The Nashville Business Journal recently featured an article about Alloy and the benefits of modular building.
Source: Nashville Business Journal
Of all the commercial construction smothering Nashville, there’s only one job site where there’s nothing being built.
That’s not to say the crews aren’t busy at 370 Herron Drive, just south of downtown, where Nashville developer Mark Deutschmann is actively under construction on a 100-unit condo project that features the new roasting operations of local coffee brand Bongo Java. But you won’t find any of those workers making condos there.
Builders located hundreds of miles away, in a pair of tiny Pennsylvania boroughs, are handling that work. Deutschmann’s Core Development Services is doing something rare, if not unprecedented, for Nashville: building modular multifamily units off-site and having them trucked in. It’s an example of the creativity developers must embrace these days, with skilled laborers routinely poached by competing contractors, available tower cranes in scarce supply and prices surging for everything from glass to steel. Officials at Core Development say the strategy has slashed some five months from their construction schedule — partly because the approach enables Core Development to avoid the ongoing permitting backlog at Metro’s Codes Department.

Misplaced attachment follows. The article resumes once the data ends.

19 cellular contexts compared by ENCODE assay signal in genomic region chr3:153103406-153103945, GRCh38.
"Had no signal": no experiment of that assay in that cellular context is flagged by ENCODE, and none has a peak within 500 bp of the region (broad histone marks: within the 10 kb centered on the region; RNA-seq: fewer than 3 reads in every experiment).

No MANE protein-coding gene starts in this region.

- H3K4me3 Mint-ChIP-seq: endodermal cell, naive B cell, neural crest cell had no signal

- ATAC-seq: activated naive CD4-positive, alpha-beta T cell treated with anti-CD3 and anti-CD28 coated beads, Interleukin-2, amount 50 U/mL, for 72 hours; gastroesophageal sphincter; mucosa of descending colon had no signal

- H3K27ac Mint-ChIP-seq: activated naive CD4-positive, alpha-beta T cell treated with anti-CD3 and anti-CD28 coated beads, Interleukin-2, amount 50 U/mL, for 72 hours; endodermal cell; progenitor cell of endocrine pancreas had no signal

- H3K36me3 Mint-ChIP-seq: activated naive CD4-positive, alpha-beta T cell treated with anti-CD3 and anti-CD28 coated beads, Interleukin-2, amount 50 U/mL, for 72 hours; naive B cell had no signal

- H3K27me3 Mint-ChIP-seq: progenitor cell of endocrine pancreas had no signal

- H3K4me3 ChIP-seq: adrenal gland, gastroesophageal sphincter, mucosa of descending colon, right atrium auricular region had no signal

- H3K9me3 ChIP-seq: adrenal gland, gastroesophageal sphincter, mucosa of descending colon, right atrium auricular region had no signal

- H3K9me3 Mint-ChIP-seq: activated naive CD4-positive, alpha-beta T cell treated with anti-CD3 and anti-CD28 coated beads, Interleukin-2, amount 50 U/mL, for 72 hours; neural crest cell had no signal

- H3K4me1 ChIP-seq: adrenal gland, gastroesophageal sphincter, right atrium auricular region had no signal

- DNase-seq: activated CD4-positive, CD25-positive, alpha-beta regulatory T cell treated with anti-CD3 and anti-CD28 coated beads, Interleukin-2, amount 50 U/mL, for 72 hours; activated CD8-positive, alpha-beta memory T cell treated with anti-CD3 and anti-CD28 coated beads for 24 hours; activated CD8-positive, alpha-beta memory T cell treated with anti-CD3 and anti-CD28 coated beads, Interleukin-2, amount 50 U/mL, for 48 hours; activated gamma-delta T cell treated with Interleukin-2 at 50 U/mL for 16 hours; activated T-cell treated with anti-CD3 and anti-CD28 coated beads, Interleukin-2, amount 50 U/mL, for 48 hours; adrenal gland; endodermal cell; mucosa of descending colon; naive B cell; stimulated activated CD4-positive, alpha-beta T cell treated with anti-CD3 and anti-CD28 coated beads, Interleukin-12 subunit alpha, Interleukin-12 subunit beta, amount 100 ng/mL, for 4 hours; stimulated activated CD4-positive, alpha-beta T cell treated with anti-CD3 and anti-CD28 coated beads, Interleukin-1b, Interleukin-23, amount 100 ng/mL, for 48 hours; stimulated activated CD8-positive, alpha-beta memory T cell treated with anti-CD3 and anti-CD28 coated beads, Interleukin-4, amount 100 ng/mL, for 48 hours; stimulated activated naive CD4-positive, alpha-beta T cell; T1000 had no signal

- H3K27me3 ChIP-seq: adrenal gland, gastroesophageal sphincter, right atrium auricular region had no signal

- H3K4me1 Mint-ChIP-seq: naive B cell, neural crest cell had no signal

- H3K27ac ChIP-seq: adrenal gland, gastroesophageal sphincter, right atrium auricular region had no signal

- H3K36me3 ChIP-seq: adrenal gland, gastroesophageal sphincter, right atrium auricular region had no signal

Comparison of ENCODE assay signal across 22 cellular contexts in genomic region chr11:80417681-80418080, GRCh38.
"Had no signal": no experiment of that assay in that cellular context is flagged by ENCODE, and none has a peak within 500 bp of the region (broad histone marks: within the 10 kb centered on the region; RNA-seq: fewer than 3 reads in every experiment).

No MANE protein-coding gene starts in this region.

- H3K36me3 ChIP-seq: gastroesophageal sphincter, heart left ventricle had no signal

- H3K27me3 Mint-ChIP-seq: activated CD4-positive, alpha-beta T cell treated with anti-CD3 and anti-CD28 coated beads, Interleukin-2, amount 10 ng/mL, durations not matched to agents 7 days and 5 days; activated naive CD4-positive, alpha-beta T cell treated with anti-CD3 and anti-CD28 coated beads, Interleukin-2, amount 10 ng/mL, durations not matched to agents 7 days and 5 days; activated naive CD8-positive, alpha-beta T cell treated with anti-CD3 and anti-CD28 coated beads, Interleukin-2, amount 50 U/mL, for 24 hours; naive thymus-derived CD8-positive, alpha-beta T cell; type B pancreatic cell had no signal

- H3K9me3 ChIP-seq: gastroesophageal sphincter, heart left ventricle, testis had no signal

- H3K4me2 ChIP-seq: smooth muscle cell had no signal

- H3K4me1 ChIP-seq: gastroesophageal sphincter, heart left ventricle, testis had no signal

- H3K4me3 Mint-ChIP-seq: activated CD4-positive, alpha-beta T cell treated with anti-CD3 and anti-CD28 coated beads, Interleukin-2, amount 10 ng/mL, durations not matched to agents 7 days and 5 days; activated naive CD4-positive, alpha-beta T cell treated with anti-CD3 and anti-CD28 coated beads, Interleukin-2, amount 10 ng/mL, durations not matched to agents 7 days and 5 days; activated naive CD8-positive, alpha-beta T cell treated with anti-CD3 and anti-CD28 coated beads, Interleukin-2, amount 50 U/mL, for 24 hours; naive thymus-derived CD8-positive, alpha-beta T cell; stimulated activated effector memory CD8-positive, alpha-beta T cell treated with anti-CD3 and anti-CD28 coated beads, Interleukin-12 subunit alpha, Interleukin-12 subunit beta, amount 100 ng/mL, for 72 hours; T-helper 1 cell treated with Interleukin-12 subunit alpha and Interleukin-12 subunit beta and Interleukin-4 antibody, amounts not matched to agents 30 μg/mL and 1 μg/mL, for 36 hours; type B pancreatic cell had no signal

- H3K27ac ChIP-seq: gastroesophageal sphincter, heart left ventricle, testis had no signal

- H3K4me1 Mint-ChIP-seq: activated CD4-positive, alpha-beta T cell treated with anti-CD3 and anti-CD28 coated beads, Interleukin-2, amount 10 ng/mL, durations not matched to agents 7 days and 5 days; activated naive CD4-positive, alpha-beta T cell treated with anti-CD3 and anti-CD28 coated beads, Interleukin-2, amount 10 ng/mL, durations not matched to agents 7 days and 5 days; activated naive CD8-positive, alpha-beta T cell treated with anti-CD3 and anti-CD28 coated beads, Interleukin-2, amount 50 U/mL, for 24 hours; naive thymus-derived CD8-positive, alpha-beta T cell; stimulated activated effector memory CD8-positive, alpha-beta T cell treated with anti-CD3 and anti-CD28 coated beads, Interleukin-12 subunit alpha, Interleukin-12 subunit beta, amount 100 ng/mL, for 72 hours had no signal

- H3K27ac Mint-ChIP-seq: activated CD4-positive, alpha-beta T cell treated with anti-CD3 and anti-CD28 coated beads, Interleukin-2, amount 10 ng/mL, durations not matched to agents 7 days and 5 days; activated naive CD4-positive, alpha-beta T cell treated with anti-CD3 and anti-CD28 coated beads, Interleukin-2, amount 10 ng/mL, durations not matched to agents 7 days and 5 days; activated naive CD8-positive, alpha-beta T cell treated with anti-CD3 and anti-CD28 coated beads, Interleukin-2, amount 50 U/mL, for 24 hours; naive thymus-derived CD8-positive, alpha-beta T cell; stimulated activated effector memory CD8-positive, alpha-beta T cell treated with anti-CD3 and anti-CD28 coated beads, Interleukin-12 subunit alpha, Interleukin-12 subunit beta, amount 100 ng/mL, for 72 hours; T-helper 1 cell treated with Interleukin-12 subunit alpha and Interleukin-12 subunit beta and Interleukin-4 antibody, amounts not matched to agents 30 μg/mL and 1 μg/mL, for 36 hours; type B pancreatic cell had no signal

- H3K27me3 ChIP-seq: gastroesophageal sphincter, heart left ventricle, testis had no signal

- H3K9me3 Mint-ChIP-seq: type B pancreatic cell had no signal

“With labor in short supply because of all the building going on, and the difficulty of getting projects completed on-time, this became a method that was financially feasible in this market,” said company vice president Kent Campbell. “It’s competitively priced versus building on-site, and it cuts the total construction time by about a third.”
The first phase of the Alloy on Tech Hill project features 82 condos, and buyers have put down deposits to reserve more than 60 percent of those units so far, Campbell said. That first phase will take about 11 months to complete, from the time Core Development closed on its construction loan to the time condo buyers move in. While workers in Pennsylvania are building the condos, workers in Nashville are laying the foundation for the buildings to come.
“It’s just a more predictable construction schedule. The costs for us probably come out pretty close to the same, but you’re shaving a lot of time off, which means your core personnel can move on to the next job and the buyers can move in quicker,” Campbell said.
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